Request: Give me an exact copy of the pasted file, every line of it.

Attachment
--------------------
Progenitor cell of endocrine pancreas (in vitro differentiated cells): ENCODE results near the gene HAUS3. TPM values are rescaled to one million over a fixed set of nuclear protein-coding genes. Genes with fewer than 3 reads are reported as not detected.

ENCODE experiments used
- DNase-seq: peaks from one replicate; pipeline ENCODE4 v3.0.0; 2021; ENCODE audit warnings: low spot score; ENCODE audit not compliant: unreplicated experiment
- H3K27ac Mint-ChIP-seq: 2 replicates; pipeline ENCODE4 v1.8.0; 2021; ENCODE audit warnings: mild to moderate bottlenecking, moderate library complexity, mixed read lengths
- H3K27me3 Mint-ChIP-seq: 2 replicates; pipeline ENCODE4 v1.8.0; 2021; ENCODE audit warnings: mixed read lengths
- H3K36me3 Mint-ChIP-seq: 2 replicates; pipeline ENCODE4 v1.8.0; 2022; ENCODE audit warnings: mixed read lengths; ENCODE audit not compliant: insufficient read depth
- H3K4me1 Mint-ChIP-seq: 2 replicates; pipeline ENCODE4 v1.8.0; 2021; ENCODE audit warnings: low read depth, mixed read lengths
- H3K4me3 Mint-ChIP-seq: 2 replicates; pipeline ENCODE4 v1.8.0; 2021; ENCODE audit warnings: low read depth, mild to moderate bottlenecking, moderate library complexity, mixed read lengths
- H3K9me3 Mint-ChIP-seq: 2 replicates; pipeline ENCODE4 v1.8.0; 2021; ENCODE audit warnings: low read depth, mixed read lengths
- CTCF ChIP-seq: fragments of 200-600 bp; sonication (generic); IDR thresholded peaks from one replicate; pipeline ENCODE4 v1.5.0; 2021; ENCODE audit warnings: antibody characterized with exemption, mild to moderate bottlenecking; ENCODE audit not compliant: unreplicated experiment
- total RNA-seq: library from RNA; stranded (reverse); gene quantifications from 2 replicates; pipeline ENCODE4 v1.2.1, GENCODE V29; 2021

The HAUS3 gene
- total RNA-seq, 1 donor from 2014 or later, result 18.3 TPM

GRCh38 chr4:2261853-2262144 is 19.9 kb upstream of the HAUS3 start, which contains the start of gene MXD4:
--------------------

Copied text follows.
Progenitor cell of endocrine pancreas (in vitro differentiated cells): ENCODE results near the gene HAUS3. TPM values are rescaled to one million over a fixed set of nuclear protein-coding genes. Genes with fewer than 3 reads are reported as not detected.

ENCODE experiments used
- DNase-seq: peaks from one replicate; pipeline ENCODE4 v3.0.0; 2021; ENCODE audit warnings: low spot score; ENCODE audit not compliant: unreplicated experiment
- H3K27ac Mint-ChIP-seq: 2 replicates; pipeline ENCODE4 v1.8.0; 2021; ENCODE audit warnings: mild to moderate bottlenecking, moderate library complexity, mixed read lengths
- H3K27me3 Mint-ChIP-seq: 2 replicates; pipeline ENCODE4 v1.8.0; 2021; ENCODE audit warnings: mixed read lengths
- H3K36me3 Mint-ChIP-seq: 2 replicates; pipeline ENCODE4 v1.8.0; 2022; ENCODE audit warnings: mixed read lengths; ENCODE audit not compliant: insufficient read depth
- H3K4me1 Mint-ChIP-seq: 2 replicates; pipeline ENCODE4 v1.8.0; 2021; ENCODE audit warnings: low read depth, mixed read lengths
- H3K4me3 Mint-ChIP-seq: 2 replicates; pipeline ENCODE4 v1.8.0; 2021; ENCODE audit warnings: low read depth, mild to moderate bottlenecking, moderate library complexity, mixed read lengths
- H3K9me3 Mint-ChIP-seq: 2 replicates; pipeline ENCODE4 v1.8.0; 2021; ENCODE audit warnings: low read depth, mixed read lengths
- CTCF ChIP-seq: fragments of 200-600 bp; sonication (generic); IDR thresholded peaks from one replicate; pipeline ENCODE4 v1.5.0; 2021; ENCODE audit warnings: antibody characterized with exemption, mild to moderate bottlenecking; ENCODE audit not compliant: unreplicated experiment
- total RNA-seq: library from RNA; stranded (reverse); gene quantifications from 2 replicates; pipeline ENCODE4 v1.2.1, GENCODE V29; 2021

The HAUS3 gene
- total RNA-seq, 1 donor from 2014 or later, result 18.3 TPM

GRCh38 chr4:2261853-2262144 is 19.9 kb upstream of the HAUS3 start, which contains the start of gene MXD4: